Quite a long time ago, Craig did a write-up on a new indie game called Dyson. The rest of Charge Shot!!!’s editorial staff played it on his recommendation and loved it, which led to a full-on review of the finished product (now called Eufloria) and an interview with the duo responsible for creating the game.
If you happen to be in front of your computer this Saturday evening with no plans in particular, we sat down with Rudolf Kremers and Alex May once again to ask some follow-up questions, ranging from how they arrived at the Eufloria name to how interested they’d be in working on a game about pandas. Sound appealing? Read on!
Charge Shot!!!: First thing’s first: the name. Eufloria was the winning entry in a contest you ran to rename Dyson. Why the name change? Does Eufloria express something you felt Dyson was lacking?
Rudolf Kremers and Alex May: Not quite, it has more to do with the fact that we were completely unprotected against legal challenges on the name. Nobody complained in the end but the Dyson corporation could well have decided to get annoyed by our usage of the same name they have trademarked. Also, we felt the game progressed enough to differentiate it from its freeware past, and give it a new life under a new name. :-)
CS!!!: You worked a thin thread of narrative into Eufloria's campaign - like the music and coloring, it seems mostly ambient. Did you need to resist the urge to add more?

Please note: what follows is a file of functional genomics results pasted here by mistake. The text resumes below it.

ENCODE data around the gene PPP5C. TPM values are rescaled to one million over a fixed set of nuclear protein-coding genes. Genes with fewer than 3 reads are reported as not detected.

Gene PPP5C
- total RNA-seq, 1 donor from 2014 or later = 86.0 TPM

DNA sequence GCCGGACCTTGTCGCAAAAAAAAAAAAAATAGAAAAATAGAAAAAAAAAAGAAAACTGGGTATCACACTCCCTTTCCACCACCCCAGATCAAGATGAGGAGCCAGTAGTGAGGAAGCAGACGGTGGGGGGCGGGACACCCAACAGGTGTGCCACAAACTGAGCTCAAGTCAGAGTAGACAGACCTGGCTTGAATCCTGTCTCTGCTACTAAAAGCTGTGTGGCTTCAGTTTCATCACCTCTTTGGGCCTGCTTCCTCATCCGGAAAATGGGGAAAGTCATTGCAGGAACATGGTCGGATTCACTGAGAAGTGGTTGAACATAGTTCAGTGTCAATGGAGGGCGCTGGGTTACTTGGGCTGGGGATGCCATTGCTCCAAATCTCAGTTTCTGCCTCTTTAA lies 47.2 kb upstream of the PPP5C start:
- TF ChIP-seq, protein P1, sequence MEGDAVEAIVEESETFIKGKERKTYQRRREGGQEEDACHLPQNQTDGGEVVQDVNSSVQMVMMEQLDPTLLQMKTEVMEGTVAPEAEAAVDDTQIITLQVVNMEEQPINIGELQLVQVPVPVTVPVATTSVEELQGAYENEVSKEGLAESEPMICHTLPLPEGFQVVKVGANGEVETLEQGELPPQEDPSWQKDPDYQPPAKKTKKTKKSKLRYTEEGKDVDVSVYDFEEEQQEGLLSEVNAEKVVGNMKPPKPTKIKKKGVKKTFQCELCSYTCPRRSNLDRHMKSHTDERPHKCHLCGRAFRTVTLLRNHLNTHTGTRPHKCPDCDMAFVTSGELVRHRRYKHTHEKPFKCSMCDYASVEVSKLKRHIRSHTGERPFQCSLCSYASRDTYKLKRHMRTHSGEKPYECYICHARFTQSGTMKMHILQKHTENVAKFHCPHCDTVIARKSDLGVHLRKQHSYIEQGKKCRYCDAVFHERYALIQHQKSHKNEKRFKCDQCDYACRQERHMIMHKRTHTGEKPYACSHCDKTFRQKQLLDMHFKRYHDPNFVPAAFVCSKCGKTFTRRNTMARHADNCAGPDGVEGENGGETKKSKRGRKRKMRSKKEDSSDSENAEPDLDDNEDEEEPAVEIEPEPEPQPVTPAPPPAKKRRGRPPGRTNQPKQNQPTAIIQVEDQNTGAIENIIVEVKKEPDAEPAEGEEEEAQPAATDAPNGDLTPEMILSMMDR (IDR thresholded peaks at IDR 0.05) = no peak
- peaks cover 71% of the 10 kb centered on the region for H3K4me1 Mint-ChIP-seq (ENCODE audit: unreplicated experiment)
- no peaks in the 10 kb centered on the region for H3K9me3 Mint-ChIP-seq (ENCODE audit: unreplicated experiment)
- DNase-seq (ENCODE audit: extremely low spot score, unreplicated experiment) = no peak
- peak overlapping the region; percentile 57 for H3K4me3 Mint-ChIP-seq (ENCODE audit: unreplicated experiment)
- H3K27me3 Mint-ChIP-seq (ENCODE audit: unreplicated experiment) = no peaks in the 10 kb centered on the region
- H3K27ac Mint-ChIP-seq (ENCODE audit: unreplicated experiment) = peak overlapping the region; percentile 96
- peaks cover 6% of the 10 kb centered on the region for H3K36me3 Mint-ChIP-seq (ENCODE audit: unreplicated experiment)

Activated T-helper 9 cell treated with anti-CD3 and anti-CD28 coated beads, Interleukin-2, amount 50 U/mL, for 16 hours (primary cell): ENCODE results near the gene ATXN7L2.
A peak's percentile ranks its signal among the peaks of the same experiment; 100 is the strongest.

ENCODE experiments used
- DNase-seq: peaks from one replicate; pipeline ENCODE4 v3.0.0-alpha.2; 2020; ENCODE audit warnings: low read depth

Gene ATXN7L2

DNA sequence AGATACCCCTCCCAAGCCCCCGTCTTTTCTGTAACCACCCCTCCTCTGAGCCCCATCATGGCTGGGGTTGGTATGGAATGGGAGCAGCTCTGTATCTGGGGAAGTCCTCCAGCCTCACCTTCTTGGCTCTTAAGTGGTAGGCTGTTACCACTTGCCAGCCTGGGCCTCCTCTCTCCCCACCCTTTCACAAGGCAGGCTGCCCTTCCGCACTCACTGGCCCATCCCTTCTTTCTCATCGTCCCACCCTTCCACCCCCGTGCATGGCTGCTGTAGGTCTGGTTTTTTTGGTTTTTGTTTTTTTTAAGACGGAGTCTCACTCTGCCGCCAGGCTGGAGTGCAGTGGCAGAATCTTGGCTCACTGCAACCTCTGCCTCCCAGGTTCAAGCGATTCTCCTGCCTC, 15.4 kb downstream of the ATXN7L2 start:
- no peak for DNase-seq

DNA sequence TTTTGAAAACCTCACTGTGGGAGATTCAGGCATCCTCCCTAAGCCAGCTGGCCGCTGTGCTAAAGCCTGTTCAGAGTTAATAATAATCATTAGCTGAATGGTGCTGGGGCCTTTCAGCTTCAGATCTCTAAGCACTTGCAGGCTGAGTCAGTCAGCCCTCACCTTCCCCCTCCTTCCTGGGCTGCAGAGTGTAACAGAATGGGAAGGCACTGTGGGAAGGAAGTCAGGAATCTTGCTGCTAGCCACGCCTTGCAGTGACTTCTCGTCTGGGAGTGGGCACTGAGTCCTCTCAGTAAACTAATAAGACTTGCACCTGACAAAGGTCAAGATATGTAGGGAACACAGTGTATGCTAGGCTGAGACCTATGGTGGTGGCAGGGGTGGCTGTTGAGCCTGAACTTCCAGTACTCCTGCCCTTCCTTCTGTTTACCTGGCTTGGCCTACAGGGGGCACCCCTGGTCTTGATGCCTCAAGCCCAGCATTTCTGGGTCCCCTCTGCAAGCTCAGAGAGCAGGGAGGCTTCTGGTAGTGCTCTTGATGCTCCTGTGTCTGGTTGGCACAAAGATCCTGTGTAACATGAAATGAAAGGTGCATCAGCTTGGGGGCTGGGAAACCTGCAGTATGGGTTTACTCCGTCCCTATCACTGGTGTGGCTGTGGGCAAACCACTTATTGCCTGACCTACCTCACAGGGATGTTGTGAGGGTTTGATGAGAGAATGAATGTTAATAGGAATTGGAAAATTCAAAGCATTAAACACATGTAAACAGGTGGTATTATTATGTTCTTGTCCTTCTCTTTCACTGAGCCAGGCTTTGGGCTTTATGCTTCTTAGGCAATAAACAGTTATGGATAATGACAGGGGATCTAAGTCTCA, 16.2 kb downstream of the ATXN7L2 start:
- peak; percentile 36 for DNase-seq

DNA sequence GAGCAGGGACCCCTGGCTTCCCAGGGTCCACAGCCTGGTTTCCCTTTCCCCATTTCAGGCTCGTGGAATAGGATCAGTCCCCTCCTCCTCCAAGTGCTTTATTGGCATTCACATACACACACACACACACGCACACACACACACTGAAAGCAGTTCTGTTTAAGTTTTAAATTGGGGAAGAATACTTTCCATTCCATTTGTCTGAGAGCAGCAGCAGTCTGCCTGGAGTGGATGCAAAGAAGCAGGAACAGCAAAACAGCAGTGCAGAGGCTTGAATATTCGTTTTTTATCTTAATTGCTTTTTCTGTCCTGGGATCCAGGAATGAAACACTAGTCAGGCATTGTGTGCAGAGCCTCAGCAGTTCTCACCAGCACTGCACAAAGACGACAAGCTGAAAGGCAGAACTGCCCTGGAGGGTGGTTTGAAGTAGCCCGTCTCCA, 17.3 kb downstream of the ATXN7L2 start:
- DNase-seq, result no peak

RK&AM: Not at all, the point of the narrative is to place the action into a suitable context. No more and no less, and a minimalist approach was conducive to letting people fill in the blanks in their own minds rather than letting us spell it out in too much narrative content.
CS!!!: I found myself challenged by the waiting in Eufloria. More than once, I kicked back with a book and waited five or ten minutes for my trees to sprout more seedlings. As I was about to complain, it occurred to me that the game might be telling me to slow down, shut up and relax. Was it?
RK&AM: To a degree. We are so used to certain gaming conventions that we sometimes forget that playing without a timed challenge has its own rewards. We did want to give the player more alternative things to do though rather than being forced to sit and wait, and we ended up lacking time to do this well. It is one of the areas where the game suffered a bit in the end.
CS!!!: In our first interview, you said you consciously avoided the neon-on-black aesthetic of Geometry Wars - but here I am on the last level, my asteroids haloed by neon blue on black space. I'm glad you came around - how was it for you?